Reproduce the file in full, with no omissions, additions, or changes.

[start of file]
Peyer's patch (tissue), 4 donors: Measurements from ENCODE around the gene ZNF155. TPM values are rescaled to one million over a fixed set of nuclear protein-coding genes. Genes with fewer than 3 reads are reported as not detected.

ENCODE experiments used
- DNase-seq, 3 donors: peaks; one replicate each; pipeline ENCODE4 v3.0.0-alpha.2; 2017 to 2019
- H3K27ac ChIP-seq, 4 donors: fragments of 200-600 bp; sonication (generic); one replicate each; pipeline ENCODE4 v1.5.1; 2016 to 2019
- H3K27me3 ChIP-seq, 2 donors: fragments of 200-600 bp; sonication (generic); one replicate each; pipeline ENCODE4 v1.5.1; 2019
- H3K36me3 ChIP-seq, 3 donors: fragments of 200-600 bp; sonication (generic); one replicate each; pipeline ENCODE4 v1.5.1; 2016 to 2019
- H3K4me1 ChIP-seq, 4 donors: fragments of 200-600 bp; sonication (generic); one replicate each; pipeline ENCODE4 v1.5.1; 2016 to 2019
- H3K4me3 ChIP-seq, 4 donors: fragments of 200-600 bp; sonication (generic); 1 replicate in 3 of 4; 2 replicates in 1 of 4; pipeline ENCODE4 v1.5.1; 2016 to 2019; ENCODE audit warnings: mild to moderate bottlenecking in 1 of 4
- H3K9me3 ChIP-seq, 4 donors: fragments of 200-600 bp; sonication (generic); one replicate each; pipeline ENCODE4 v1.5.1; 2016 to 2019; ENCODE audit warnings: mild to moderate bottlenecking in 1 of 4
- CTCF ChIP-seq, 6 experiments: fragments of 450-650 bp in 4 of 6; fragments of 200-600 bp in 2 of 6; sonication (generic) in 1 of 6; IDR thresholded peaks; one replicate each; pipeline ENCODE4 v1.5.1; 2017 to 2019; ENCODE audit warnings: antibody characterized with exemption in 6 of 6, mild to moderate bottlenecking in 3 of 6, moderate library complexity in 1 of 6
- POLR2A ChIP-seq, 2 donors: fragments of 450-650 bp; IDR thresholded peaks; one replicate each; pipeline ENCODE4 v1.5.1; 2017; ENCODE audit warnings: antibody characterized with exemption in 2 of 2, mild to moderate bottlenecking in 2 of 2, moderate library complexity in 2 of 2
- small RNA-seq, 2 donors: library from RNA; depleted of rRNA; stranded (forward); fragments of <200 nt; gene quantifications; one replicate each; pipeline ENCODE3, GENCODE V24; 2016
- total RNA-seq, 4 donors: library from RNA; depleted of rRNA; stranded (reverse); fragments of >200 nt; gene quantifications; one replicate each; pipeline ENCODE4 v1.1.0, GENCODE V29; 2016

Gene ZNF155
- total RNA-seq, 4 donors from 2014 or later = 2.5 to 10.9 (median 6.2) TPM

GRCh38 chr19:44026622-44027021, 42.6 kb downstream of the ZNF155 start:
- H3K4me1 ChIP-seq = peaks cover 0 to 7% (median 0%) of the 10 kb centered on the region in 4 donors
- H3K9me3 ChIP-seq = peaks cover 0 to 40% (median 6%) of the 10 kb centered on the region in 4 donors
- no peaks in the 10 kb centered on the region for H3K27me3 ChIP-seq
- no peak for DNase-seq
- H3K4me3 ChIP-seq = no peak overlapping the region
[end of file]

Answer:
Peyer's patch (tissue), 4 donors: Measurements from ENCODE around the gene ZNF155. TPM values are rescaled to one million over a fixed set of nuclear protein-coding genes. Genes with fewer than 3 reads are reported as not detected.

ENCODE experiments used
- DNase-seq, 3 donors: peaks; one replicate each; pipeline ENCODE4 v3.0.0-alpha.2; 2017 to 2019
- H3K27ac ChIP-seq, 4 donors: fragments of 200-600 bp; sonication (generic); one replicate each; pipeline ENCODE4 v1.5.1; 2016 to 2019
- H3K27me3 ChIP-seq, 2 donors: fragments of 200-600 bp; sonication (generic); one replicate each; pipeline ENCODE4 v1.5.1; 2019
- H3K36me3 ChIP-seq, 3 donors: fragments of 200-600 bp; sonication (generic); one replicate each; pipeline ENCODE4 v1.5.1; 2016 to 2019
- H3K4me1 ChIP-seq, 4 donors: fragments of 200-600 bp; sonication (generic); one replicate each; pipeline ENCODE4 v1.5.1; 2016 to 2019
- H3K4me3 ChIP-seq, 4 donors: fragments of 200-600 bp; sonication (generic); 1 replicate in 3 of 4; 2 replicates in 1 of 4; pipeline ENCODE4 v1.5.1; 2016 to 2019; ENCODE audit warnings: mild to moderate bottlenecking in 1 of 4
- H3K9me3 ChIP-seq, 4 donors: fragments of 200-600 bp; sonication (generic); one replicate each; pipeline ENCODE4 v1.5.1; 2016 to 2019; ENCODE audit warnings: mild to moderate bottlenecking in 1 of 4
- CTCF ChIP-seq, 6 experiments: fragments of 450-650 bp in 4 of 6; fragments of 200-600 bp in 2 of 6; sonication (generic) in 1 of 6; IDR thresholded peaks; one replicate each; pipeline ENCODE4 v1.5.1; 2017 to 2019; ENCODE audit warnings: antibody characterized with exemption in 6 of 6, mild to moderate bottlenecking in 3 of 6, moderate library complexity in 1 of 6
- POLR2A ChIP-seq, 2 donors: fragments of 450-650 bp; IDR thresholded peaks; one replicate each; pipeline ENCODE4 v1.5.1; 2017; ENCODE audit warnings: antibody characterized with exemption in 2 of 2, mild to moderate bottlenecking in 2 of 2, moderate library complexity in 2 of 2
- small RNA-seq, 2 donors: library from RNA; depleted of rRNA; stranded (forward); fragments of <200 nt; gene quantifications; one replicate each; pipeline ENCODE3, GENCODE V24; 2016
- total RNA-seq, 4 donors: library from RNA; depleted of rRNA; stranded (reverse); fragments of >200 nt; gene quantifications; one replicate each; pipeline ENCODE4 v1.1.0, GENCODE V29; 2016

Gene ZNF155
- total RNA-seq, 4 donors from 2014 or later = 2.5 to 10.9 (median 6.2) TPM

GRCh38 chr19:44026622-44027021, 42.6 kb downstream of the ZNF155 start:
- H3K4me1 ChIP-seq = peaks cover 0 to 7% (median 0%) of the 10 kb centered on the region in 4 donors
- H3K9me3 ChIP-seq = peaks cover 0 to 40% (median 6%) of the 10 kb centered on the region in 4 donors
- no peaks in the 10 kb centered on the region for H3K27me3 ChIP-seq
- no peak for DNase-seq
- H3K4me3 ChIP-seq = no peak overlapping the region